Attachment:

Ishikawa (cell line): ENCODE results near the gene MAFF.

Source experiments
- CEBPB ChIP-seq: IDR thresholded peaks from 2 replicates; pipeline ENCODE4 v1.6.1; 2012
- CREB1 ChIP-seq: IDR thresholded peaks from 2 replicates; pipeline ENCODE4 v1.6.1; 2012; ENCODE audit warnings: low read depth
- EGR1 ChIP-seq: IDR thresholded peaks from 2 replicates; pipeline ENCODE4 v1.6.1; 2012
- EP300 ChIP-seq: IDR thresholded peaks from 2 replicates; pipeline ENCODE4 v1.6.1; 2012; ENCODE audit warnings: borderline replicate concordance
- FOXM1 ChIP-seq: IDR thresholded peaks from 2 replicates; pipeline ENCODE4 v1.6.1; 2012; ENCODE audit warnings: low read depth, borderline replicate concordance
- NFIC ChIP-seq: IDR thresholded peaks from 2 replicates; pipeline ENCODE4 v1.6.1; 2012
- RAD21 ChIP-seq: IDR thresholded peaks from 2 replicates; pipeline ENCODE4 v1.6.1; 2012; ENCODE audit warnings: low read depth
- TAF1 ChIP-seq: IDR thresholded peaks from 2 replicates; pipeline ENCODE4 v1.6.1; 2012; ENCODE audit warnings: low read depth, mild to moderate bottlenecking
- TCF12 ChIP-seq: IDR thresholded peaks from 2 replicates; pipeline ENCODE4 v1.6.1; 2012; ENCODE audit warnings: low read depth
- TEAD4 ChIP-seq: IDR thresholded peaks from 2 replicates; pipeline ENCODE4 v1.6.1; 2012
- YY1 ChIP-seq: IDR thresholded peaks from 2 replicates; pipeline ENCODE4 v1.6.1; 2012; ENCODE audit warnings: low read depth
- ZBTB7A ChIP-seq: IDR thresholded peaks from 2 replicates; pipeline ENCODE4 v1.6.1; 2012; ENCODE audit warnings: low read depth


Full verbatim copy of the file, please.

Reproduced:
Ishikawa (cell line): ENCODE results near the gene MAFF.

Source experiments
- CEBPB ChIP-seq: IDR thresholded peaks from 2 replicates; pipeline ENCODE4 v1.6.1; 2012
- CREB1 ChIP-seq: IDR thresholded peaks from 2 replicates; pipeline ENCODE4 v1.6.1; 2012; ENCODE audit warnings: low read depth
- EGR1 ChIP-seq: IDR thresholded peaks from 2 replicates; pipeline ENCODE4 v1.6.1; 2012
- EP300 ChIP-seq: IDR thresholded peaks from 2 replicates; pipeline ENCODE4 v1.6.1; 2012; ENCODE audit warnings: borderline replicate concordance
- FOXM1 ChIP-seq: IDR thresholded peaks from 2 replicates; pipeline ENCODE4 v1.6.1; 2012; ENCODE audit warnings: low read depth, borderline replicate concordance
- NFIC ChIP-seq: IDR thresholded peaks from 2 replicates; pipeline ENCODE4 v1.6.1; 2012
- RAD21 ChIP-seq: IDR thresholded peaks from 2 replicates; pipeline ENCODE4 v1.6.1; 2012; ENCODE audit warnings: low read depth
- TAF1 ChIP-seq: IDR thresholded peaks from 2 replicates; pipeline ENCODE4 v1.6.1; 2012; ENCODE audit warnings: low read depth, mild to moderate bottlenecking
- TCF12 ChIP-seq: IDR thresholded peaks from 2 replicates; pipeline ENCODE4 v1.6.1; 2012; ENCODE audit warnings: low read depth
- TEAD4 ChIP-seq: IDR thresholded peaks from 2 replicates; pipeline ENCODE4 v1.6.1; 2012
- YY1 ChIP-seq: IDR thresholded peaks from 2 replicates; pipeline ENCODE4 v1.6.1; 2012; ENCODE audit warnings: low read depth
- ZBTB7A ChIP-seq: IDR thresholded peaks from 2 replicates; pipeline ENCODE4 v1.6.1; 2012; ENCODE audit warnings: low read depth